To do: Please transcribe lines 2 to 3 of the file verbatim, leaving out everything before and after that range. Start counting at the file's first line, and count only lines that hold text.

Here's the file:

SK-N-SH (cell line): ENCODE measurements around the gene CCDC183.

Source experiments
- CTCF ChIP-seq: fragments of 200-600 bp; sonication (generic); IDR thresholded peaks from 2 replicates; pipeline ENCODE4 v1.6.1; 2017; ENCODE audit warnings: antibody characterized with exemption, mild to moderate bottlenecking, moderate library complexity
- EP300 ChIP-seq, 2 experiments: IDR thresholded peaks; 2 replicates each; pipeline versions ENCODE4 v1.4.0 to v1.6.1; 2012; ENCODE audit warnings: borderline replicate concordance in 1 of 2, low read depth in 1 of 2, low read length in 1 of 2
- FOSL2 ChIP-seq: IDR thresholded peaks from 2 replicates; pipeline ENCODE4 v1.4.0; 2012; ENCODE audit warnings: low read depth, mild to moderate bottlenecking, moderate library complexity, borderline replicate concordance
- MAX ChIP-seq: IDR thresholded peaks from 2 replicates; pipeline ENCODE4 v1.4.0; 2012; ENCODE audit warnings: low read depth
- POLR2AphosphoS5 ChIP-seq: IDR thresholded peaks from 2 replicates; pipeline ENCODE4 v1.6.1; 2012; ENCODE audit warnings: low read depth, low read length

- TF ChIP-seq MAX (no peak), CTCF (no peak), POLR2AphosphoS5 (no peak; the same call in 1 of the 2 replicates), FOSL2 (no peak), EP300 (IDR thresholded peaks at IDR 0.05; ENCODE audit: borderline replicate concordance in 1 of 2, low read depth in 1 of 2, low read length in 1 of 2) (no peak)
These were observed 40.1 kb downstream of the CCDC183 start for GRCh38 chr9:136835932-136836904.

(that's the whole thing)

Source experiments
- CTCF ChIP-seq: fragments of 200-600 bp; sonication (generic); IDR thresholded peaks from 2 replicates; pipeline ENCODE4 v1.6.1; 2017; ENCODE audit warnings: antibody characterized with exemption, mild to moderate bottlenecking, moderate library complexity